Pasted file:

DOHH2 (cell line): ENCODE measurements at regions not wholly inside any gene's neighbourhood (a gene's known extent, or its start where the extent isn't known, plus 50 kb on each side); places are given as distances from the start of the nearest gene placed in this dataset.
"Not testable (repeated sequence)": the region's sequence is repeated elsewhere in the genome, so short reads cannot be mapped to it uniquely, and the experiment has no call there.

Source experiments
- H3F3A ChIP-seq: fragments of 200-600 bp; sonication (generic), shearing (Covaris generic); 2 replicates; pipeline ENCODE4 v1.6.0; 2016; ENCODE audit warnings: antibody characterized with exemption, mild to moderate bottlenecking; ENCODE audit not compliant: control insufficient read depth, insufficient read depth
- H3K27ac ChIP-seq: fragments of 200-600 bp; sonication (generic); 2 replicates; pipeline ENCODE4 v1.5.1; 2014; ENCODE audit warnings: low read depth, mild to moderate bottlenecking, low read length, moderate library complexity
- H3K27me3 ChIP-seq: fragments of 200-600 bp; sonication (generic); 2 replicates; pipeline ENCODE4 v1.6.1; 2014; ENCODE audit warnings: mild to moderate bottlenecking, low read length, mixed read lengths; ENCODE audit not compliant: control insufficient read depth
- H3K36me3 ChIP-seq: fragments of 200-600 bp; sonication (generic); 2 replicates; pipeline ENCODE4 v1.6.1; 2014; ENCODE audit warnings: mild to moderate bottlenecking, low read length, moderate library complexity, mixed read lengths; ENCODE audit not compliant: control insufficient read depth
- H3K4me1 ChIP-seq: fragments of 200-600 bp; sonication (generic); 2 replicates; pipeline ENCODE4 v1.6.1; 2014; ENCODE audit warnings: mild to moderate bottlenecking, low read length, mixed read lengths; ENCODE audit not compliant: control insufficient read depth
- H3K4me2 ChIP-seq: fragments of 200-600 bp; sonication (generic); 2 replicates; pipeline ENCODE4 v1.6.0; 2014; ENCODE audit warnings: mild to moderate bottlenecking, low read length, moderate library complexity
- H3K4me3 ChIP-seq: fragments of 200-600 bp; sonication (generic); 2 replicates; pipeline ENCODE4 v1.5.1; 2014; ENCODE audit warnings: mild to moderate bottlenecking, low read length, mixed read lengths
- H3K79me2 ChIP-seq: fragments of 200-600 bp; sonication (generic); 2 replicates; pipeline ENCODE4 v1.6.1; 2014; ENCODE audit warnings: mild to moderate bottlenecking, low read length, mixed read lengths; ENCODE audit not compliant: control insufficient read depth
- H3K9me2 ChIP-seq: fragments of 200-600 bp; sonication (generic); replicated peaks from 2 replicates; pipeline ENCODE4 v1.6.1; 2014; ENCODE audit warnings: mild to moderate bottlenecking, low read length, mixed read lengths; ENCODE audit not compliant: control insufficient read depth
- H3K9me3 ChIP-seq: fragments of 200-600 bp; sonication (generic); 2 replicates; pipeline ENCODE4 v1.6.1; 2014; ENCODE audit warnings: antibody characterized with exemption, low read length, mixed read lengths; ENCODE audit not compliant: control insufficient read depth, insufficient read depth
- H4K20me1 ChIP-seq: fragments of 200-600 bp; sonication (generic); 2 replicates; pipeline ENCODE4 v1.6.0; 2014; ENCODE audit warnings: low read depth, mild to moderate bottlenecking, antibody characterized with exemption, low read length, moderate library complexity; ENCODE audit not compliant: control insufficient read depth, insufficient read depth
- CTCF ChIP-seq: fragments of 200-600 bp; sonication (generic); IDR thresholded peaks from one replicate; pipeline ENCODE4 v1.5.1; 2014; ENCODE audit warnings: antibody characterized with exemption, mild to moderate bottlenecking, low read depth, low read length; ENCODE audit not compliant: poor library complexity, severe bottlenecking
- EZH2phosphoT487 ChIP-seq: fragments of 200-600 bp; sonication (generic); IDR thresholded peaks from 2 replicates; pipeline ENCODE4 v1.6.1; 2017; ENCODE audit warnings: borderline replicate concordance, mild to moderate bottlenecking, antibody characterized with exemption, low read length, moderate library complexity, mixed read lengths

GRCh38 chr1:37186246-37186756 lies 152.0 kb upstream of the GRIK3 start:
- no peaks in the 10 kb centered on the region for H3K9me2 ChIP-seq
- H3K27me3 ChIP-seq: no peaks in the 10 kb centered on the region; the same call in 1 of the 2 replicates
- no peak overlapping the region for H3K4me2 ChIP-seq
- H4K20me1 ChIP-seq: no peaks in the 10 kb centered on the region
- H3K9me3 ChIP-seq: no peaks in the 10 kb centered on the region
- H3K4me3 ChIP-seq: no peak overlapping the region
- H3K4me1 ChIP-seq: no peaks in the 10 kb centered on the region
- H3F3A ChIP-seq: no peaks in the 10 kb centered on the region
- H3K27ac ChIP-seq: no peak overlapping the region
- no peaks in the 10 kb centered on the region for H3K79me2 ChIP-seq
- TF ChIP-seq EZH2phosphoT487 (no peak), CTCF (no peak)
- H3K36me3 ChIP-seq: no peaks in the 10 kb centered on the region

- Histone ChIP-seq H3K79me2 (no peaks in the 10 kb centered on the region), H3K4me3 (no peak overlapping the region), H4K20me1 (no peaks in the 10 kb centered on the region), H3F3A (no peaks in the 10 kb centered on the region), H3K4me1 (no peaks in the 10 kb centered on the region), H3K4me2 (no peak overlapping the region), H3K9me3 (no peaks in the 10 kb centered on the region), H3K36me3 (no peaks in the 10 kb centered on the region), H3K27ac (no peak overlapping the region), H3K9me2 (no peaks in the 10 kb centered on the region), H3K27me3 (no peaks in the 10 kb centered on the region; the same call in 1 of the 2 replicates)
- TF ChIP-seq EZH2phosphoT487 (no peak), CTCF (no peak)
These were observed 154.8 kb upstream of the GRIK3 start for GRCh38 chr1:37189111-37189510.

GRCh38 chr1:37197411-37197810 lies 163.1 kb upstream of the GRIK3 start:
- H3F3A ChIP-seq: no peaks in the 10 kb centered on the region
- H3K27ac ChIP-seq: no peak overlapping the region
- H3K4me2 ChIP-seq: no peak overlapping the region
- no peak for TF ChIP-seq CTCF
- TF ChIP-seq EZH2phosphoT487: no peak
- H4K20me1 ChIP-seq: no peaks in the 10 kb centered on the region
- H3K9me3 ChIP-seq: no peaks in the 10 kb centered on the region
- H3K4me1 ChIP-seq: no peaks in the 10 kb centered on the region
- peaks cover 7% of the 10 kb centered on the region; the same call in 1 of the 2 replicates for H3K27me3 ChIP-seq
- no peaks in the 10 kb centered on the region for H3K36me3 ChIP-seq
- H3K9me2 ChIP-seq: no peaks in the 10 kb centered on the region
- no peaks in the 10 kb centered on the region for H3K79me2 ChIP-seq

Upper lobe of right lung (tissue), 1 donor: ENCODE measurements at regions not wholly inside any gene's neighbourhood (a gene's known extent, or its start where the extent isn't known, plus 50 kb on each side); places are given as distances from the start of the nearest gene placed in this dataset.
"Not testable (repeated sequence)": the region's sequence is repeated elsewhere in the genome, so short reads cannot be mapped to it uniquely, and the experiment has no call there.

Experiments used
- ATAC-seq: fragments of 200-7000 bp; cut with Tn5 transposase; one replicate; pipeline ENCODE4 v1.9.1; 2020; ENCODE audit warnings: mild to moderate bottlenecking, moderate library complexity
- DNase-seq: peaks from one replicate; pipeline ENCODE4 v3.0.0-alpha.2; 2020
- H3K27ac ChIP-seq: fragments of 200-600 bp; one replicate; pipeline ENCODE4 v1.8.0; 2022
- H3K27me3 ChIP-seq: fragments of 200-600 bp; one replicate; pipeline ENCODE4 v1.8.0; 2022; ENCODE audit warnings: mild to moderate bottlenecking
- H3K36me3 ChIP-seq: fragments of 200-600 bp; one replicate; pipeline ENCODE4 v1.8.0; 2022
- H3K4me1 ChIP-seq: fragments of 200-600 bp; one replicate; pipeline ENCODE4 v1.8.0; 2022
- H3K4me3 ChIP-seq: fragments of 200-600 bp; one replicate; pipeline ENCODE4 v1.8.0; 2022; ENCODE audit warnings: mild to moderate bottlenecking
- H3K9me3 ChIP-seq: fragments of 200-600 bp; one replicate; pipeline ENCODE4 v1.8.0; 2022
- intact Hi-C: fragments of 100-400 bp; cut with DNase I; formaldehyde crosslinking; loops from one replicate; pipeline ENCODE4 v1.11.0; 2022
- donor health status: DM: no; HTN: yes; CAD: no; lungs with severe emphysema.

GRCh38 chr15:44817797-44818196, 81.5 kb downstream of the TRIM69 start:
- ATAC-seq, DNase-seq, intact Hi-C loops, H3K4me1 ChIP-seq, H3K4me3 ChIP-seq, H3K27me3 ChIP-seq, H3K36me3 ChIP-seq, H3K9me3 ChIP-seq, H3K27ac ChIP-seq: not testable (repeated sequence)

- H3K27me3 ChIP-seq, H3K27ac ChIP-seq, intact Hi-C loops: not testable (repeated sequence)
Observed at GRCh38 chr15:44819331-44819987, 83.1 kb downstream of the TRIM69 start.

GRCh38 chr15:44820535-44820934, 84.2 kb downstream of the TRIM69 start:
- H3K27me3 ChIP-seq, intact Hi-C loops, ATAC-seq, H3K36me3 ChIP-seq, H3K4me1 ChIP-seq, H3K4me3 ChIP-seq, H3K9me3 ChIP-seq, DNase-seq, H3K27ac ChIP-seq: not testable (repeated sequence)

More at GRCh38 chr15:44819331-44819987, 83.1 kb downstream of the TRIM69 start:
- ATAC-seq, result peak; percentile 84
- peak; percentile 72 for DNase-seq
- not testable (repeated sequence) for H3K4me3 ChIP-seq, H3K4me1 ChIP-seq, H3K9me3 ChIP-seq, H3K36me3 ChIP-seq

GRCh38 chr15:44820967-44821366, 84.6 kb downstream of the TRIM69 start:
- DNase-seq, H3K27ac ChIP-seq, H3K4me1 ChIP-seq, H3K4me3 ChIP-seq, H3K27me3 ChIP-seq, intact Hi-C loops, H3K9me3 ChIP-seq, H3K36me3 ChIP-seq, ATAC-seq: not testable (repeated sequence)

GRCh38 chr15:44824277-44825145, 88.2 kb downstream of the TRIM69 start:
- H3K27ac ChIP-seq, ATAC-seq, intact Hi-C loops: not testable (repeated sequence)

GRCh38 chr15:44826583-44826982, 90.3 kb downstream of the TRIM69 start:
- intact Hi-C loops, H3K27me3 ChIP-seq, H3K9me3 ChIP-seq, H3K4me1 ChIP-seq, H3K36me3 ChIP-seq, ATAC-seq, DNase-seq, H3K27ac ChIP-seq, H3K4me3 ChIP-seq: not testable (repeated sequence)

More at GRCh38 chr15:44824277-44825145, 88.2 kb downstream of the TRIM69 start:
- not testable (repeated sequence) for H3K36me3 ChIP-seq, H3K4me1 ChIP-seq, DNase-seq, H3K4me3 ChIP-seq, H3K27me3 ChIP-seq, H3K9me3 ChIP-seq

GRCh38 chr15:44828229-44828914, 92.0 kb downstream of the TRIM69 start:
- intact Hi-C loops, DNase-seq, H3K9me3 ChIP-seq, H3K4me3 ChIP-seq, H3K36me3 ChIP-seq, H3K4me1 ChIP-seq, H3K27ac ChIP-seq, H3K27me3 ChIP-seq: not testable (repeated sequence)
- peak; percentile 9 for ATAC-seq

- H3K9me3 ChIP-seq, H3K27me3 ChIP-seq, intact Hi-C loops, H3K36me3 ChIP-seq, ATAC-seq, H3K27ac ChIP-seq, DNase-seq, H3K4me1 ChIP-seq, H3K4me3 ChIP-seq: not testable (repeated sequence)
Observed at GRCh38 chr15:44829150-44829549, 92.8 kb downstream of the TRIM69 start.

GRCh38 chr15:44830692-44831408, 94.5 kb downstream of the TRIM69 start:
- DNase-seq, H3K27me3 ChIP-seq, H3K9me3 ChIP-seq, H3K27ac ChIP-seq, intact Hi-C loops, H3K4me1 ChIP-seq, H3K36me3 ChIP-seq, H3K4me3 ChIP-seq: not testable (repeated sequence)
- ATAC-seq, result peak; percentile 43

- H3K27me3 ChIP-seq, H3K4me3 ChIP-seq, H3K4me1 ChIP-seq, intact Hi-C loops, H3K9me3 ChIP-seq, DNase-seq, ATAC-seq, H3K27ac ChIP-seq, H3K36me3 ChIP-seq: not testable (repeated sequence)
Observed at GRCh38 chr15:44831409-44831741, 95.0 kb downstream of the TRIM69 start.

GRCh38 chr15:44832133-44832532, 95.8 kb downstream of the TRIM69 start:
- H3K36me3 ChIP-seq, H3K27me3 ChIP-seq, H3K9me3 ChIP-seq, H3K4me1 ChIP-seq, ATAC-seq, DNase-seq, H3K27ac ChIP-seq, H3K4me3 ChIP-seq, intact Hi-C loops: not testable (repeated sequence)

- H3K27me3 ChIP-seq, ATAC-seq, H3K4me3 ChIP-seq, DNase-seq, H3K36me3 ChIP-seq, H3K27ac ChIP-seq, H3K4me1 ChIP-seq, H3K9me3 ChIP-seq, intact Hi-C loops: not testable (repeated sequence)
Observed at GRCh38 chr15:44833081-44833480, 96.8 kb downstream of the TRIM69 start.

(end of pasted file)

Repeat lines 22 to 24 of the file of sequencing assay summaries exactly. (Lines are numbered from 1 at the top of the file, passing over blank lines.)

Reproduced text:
- H3K9me3 ChIP-seq: no peaks in the 10 kb centered on the region
- H3K4me3 ChIP-seq: no peak overlapping the region
- H3K4me1 ChIP-seq: no peaks in the 10 kb centered on the region